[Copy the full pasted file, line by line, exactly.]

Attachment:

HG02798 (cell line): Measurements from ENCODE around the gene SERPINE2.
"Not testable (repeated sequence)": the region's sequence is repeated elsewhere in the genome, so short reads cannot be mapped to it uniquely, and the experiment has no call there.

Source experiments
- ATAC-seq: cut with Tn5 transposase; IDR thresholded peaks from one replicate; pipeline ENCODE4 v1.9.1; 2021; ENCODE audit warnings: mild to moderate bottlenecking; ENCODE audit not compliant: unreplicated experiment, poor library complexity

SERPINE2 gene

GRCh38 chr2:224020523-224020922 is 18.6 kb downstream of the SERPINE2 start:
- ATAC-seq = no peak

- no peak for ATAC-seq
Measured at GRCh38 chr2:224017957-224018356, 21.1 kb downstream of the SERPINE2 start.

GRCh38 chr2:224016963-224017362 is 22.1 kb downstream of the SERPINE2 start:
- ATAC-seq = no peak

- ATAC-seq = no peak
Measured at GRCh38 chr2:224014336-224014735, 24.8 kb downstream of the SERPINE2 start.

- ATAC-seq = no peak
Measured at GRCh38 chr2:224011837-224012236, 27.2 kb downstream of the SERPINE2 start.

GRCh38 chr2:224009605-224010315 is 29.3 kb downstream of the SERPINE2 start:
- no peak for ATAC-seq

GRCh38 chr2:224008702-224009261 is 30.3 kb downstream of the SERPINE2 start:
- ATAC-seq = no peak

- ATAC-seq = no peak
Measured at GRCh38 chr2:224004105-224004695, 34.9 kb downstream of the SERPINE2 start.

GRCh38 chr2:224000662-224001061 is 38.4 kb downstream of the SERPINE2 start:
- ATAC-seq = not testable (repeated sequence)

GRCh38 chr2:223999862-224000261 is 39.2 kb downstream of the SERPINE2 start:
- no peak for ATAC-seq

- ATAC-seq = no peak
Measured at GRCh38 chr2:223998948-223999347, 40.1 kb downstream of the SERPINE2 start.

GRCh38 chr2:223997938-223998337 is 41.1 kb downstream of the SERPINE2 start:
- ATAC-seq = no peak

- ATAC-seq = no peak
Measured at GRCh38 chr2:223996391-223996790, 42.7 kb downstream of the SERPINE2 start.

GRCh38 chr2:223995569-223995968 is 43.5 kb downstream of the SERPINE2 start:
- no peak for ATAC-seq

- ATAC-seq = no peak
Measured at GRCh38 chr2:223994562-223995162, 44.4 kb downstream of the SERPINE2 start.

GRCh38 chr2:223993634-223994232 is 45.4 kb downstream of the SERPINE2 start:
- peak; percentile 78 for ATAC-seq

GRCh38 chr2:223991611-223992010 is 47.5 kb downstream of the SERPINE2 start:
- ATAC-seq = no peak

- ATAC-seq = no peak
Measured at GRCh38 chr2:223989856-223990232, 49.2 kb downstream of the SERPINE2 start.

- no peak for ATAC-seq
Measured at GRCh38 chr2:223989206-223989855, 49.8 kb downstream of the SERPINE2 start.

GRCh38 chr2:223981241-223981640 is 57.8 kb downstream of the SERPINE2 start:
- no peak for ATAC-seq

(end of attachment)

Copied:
HG02798 (cell line): Measurements from ENCODE around the gene SERPINE2.
"Not testable (repeated sequence)": the region's sequence is repeated elsewhere in the genome, so short reads cannot be mapped to it uniquely, and the experiment has no call there.

Source experiments
- ATAC-seq: cut with Tn5 transposase; IDR thresholded peaks from one replicate; pipeline ENCODE4 v1.9.1; 2021; ENCODE audit warnings: mild to moderate bottlenecking; ENCODE audit not compliant: unreplicated experiment, poor library complexity

SERPINE2 gene

GRCh38 chr2:224020523-224020922 is 18.6 kb downstream of the SERPINE2 start:
- ATAC-seq = no peak

- no peak for ATAC-seq
Measured at GRCh38 chr2:224017957-224018356, 21.1 kb downstream of the SERPINE2 start.

GRCh38 chr2:224016963-224017362 is 22.1 kb downstream of the SERPINE2 start:
- ATAC-seq = no peak

- ATAC-seq = no peak
Measured at GRCh38 chr2:224014336-224014735, 24.8 kb downstream of the SERPINE2 start.

- ATAC-seq = no peak
Measured at GRCh38 chr2:224011837-224012236, 27.2 kb downstream of the SERPINE2 start.

GRCh38 chr2:224009605-224010315 is 29.3 kb downstream of the SERPINE2 start:
- no peak for ATAC-seq

GRCh38 chr2:224008702-224009261 is 30.3 kb downstream of the SERPINE2 start:
- ATAC-seq = no peak

- ATAC-seq = no peak
Measured at GRCh38 chr2:224004105-224004695, 34.9 kb downstream of the SERPINE2 start.

GRCh38 chr2:224000662-224001061 is 38.4 kb downstream of the SERPINE2 start:
- ATAC-seq = not testable (repeated sequence)

GRCh38 chr2:223999862-224000261 is 39.2 kb downstream of the SERPINE2 start:
- no peak for ATAC-seq

- ATAC-seq = no peak
Measured at GRCh38 chr2:223998948-223999347, 40.1 kb downstream of the SERPINE2 start.

GRCh38 chr2:223997938-223998337 is 41.1 kb downstream of the SERPINE2 start:
- ATAC-seq = no peak

- ATAC-seq = no peak
Measured at GRCh38 chr2:223996391-223996790, 42.7 kb downstream of the SERPINE2 start.

GRCh38 chr2:223995569-223995968 is 43.5 kb downstream of the SERPINE2 start:
- no peak for ATAC-seq

- ATAC-seq = no peak
Measured at GRCh38 chr2:223994562-223995162, 44.4 kb downstream of the SERPINE2 start.

GRCh38 chr2:223993634-223994232 is 45.4 kb downstream of the SERPINE2 start:
- peak; percentile 78 for ATAC-seq

GRCh38 chr2:223991611-223992010 is 47.5 kb downstream of the SERPINE2 start:
- ATAC-seq = no peak

- ATAC-seq = no peak
Measured at GRCh38 chr2:223989856-223990232, 49.2 kb downstream of the SERPINE2 start.

- no peak for ATAC-seq
Measured at GRCh38 chr2:223989206-223989855, 49.8 kb downstream of the SERPINE2 start.

GRCh38 chr2:223981241-223981640 is 57.8 kb downstream of the SERPINE2 start:
- no peak for ATAC-seq